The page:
This is the fourth year that the $5000 prize has been presented by Adelaide philanthropic group MUD Literary Club as part of Adelaide Writers’ Week, and the first time it has been won by a local author.

The Dictionary of Lost Words was published by Affirm Press at the start of the COVID-19 shutdown last year and sold 58,000 copies in just five months, with the rights also sold to eight international publishers.

Williams was inspired by the “women’s words” which were neglected or discarded by the men who created the first Oxford English Dictionary in the late 19th and early 20th century, with her engaging story centred on a curious girl called Esme who grows up in the Scriptorium where the dictionary words are being defined.

The MUD Literary Prize judges said the book combined Williams’ “talent for historical research with beautiful storytelling”.

“Her highly original story idea threads a strong feminist idea through a crisply written period novel, cleverly capturing the voice of a 1900s woman with believable accuracy. She makes clear sense of big social issues, historical events and the sweeping emotional qualities at play.”

The prize attracted 35 submissions, with the shortlist expanded to six: Lucky’s, by Andrew Pippos; Metal Fish Falling Snow, by Cath Moore; Song of the Crocodile, by Nardi Simpson; The Salt Madonna, by Catherine Noske, and The Things She Owned, by Katherine Tamiko Arguile.

“The fact there was small differences between the judges’ scores ­– and passionate arguments from all sides – means that all six books rightly deserve to be in the shortlist, and readers will find fantastic variety across the six novels,” says Adelaide Writers’ Week Director Jo Dyer.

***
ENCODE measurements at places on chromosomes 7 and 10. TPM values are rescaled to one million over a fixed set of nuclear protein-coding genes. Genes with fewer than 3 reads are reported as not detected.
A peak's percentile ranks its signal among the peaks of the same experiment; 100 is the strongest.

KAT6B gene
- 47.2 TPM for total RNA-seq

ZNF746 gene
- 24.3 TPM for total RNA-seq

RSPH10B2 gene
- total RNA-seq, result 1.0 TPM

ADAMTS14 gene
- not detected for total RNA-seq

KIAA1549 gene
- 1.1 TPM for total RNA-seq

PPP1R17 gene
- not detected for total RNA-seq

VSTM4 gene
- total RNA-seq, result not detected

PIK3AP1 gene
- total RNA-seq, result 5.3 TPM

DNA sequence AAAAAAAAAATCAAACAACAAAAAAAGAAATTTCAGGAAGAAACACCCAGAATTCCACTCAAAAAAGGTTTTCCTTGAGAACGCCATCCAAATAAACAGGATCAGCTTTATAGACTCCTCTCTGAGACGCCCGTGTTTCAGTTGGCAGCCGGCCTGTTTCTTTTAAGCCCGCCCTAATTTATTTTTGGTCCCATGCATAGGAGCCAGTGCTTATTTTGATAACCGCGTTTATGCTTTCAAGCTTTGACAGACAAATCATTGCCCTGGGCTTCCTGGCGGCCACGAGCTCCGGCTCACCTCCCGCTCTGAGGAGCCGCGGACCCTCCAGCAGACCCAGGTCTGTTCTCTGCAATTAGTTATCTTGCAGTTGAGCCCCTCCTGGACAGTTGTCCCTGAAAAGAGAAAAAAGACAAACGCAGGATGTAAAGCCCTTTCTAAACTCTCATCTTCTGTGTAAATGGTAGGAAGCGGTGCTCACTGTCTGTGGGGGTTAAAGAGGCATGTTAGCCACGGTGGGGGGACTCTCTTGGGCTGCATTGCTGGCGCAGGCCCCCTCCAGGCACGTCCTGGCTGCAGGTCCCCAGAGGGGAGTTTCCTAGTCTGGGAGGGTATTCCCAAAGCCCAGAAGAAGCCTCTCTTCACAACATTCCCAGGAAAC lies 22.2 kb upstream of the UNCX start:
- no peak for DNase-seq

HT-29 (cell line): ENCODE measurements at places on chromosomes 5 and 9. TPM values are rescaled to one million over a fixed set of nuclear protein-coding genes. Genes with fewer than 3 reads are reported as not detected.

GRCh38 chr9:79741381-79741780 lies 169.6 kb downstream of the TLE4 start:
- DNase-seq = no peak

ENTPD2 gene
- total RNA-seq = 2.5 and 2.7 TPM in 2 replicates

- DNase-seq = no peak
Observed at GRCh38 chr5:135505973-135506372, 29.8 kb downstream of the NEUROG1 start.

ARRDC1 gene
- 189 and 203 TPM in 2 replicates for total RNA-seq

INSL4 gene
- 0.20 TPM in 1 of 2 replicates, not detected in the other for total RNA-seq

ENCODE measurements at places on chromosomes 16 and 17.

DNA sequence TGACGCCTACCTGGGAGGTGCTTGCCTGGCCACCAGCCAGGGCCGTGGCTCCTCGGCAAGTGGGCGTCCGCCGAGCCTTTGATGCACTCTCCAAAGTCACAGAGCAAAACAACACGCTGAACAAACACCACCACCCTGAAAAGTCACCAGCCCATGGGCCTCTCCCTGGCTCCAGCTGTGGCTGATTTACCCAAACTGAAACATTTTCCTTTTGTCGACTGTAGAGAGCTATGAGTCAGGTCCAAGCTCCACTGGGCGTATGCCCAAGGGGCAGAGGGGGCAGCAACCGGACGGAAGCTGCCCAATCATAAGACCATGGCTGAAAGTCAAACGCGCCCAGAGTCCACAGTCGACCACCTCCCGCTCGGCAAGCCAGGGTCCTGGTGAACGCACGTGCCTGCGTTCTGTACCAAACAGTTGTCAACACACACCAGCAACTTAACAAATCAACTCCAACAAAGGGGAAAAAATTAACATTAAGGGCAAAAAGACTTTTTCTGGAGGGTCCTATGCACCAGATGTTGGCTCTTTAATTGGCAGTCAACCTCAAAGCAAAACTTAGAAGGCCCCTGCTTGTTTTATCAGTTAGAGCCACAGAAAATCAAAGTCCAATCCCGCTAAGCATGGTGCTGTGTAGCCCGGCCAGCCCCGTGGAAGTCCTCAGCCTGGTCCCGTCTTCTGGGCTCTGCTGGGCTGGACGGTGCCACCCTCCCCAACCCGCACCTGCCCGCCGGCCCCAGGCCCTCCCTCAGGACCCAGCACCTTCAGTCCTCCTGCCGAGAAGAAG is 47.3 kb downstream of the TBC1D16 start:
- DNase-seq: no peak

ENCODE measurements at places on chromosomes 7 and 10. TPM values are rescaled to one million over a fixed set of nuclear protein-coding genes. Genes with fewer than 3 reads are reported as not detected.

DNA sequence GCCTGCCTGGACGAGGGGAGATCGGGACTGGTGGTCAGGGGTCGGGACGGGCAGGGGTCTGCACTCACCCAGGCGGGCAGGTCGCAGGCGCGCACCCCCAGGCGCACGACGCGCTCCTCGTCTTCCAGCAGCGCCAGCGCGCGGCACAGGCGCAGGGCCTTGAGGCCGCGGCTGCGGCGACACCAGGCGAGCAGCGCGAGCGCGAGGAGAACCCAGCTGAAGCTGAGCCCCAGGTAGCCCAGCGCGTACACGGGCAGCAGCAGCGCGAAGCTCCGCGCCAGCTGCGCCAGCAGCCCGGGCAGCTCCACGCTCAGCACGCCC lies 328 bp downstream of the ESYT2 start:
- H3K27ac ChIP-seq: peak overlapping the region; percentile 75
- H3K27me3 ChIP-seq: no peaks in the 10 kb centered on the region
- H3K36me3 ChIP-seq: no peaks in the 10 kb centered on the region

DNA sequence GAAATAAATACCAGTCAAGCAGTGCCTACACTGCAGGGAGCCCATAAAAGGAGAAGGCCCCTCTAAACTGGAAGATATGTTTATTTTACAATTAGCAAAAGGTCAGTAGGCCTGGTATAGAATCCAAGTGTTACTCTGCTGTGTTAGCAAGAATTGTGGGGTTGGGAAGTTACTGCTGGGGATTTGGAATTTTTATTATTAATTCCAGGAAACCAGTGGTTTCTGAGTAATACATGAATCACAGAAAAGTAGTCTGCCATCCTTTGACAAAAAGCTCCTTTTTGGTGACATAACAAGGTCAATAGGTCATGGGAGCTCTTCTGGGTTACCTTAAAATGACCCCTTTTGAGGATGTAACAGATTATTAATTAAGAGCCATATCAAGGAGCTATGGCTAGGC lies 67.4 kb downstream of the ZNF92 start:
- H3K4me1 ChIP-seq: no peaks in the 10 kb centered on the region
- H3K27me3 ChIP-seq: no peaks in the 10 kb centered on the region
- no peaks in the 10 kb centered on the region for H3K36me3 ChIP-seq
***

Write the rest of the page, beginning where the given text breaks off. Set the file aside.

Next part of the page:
Judges commented of the other shortlisted books:

Lucky’s, by Andrew Pippos (Picador Australia): Clever, incisive writing in a vast, sweeping tale. Many threads and layers slowly, patiently reveal themselves as strong, necessary components of the larger story. Each character is tenderly drawn, the depth of their emotions true and believable, and the tangent of their lives realistic.

Metal Fish Falling Snow, by Cath Moore (Text Publishing): A curious, highly original and individualistic tale about the journey of grief, presented from the perspective of an unusual child via their unusual voice. The tale is engaging and incisive, striking resonant notes through acute observations.

Song of the Crocodile, by Nardi Simpson (Hachette Australia): A worthy and important story presenting a raw yet clear Aboriginal perspective of cross- cultural tension and the effects of racism. Terrific insights are provided into Dreamtime legends and tales of Country, providing a First Nations voice that speaks with power.

The Salt Madonna, by Catherine Noske (Picador Australia): A superbly written, gripping and engaging novel, cleverly constructed with deft language and a skillful narrative flow. A very interesting meditation on faith and failure, of actions taken and the problems of actions not taken. Many onion layers to peel away, revealing much to ponder and consider.

The Things She Owned, by Katherine Tamiko Arguile (Affirm Press): An expertly crafted weave of past and present, tracing the influence of a troubled mother and the mysteries her daughter must eventually unravel. Perceptions of these characters change as the full story unravels.

Pip Williams will be presented with her prize at a special session on March 1 at Adelaide Writers’ Week. Writers’ Week will be at the Pioneer Women’s Memorial Garden from February 27 to March 4, with Williams also joining former Macquarie Dictionary editor Sue Butler in a session titled The World of Words on February 28. Katherine Tamiko Arguile, Nardi Simpson and Andrew Pippos will also be guests at Writers’ Week.

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This article is supported by the Judith Neilson Institute for Journalism and Ideas.